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The 7 Most Beautiful Words in Mexican Spanish

by Gladys Carmina 5 months ago in travel
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Words that you will not find in the dictionary

The 7 Most Beautiful Words in Mexican Spanish
Photo by Aaron Burden on Unsplash

Welcome to Mexico, my friend.

Even if you are coming to spend your holidays in an all-inclusive resort in Cancún, Los Cabos or Puerto Vallarta beaches, please learn Spanish. You will not regret it, I promise.

After taking your Spanish lessons, you can come here to discover that what you learned has nothing to do with the Spanish that people talk in the streets.

Lucky you, because here I am every Taco Tuesday to introduce you to real Mexican culture.

The list of words here is self-curated from my personal experience. As being a native Spanish speaker, sometimes I am not able to express myself in an accurate what with the words I am familiarized with. Occasionally, there is a translation in English but not quite the same interpretation.

If English is not your first language, have you noticed that sometimes words in English lack soul compared to your native language?

Well, to start this list, we have a very vivid word.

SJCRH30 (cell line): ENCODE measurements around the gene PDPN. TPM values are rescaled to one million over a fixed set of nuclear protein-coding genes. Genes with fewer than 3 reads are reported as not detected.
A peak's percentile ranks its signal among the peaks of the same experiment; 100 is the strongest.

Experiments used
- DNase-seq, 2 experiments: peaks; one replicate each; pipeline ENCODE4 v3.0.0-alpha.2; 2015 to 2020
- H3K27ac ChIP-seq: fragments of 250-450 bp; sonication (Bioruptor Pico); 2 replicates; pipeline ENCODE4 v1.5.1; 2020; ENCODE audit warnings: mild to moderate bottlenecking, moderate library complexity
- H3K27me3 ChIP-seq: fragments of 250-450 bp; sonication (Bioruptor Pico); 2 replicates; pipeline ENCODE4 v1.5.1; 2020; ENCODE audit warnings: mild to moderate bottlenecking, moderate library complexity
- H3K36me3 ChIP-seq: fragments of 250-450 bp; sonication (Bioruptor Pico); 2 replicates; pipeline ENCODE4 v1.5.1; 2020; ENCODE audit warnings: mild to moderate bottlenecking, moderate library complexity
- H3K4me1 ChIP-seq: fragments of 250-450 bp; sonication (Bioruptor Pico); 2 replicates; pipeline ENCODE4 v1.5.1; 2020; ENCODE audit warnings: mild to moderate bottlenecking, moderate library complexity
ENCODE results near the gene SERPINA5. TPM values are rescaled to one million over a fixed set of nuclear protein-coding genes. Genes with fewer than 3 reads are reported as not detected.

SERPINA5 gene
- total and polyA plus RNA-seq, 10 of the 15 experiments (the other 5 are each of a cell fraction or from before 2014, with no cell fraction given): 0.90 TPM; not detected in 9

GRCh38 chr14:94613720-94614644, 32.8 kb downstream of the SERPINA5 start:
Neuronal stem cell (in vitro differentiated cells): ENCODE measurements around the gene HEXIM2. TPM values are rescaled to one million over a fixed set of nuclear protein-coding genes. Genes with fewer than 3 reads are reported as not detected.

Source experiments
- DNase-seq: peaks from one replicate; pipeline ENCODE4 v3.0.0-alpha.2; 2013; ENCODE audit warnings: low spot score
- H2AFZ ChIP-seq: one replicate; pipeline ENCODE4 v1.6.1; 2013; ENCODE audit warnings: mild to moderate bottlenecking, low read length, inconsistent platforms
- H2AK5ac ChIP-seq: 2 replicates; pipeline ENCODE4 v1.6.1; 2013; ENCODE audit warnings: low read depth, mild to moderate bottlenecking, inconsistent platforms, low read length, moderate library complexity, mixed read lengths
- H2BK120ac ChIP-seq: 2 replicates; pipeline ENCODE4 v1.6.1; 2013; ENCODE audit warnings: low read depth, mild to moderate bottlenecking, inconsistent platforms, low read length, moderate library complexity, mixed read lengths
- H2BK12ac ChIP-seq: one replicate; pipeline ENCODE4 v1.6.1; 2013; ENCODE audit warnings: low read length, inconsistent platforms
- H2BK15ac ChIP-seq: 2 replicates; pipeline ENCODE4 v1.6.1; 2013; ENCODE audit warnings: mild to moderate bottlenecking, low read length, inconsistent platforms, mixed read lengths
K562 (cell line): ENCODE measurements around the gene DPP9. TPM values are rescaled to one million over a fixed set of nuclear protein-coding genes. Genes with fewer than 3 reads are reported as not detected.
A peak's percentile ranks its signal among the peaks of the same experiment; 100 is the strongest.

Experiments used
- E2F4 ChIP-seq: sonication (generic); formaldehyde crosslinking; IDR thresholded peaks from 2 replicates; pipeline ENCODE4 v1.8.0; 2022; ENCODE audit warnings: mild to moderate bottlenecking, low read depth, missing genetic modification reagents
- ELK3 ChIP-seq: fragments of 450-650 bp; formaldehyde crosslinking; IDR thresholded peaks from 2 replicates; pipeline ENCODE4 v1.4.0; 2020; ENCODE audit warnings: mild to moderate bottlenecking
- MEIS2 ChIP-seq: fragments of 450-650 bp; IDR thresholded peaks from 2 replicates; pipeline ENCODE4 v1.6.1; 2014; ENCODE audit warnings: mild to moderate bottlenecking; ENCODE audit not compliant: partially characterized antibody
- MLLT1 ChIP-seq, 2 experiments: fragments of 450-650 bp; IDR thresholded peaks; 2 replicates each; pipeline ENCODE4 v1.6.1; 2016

Huateque or guateque can be translated as a party because it is indeed a party. BUT, a huateque has an inner soul.

Normally you will have a huateque with your family and close friends. You will dance all day, all night long. Different styles of live music will play, starting with marimba to chill out the lunchtime, then some salsa, cumbia and merengue to move the booty. Please don’t leave before the mariachi arrives. Mariachi comes at the end because lyrics are perfect for when you are borrachito*, and you can sing them from the guts.

In a huateque everybody is happy celebrating something, or to someone and you're genuinely glad about it. Also, note that Mexicans, always have an excuse for making a big party.

Is your kid graduating from kindergarten? Let’s make a huateque.

Has your grandma passed away? let’s make a huateque to honour her memory and celebrate her lived life.

Are you buying a new house? let’s make a huateque.

Are you going to travel abroad? let’s make a huateque.

A huateque is a fiestón. Not a regular fiesta but a big party. For this, I don’t mean there are thousands of people which half of the attendees are friends of friends. In a huateque normally, everybody knows each other.

When I say that a huateque is a big party is because it can start with a breakfast and end with midnight munchies. Usually, chilaquiles, pozole or any other Mexican foodie relieve you from a possible hangover.

Here I wrote an article of what you can expect if you get invited to a Mexican party, aka huateque, because I found that some of our attitudes may be too much; almost overwhelming; to some cultures with different cores and values.

Ah, something important to mention, in a Huateque you will always find food, so there is no need to have lunch before coming. On the contrary, you should fast because is a warranty that food is going to be delicious.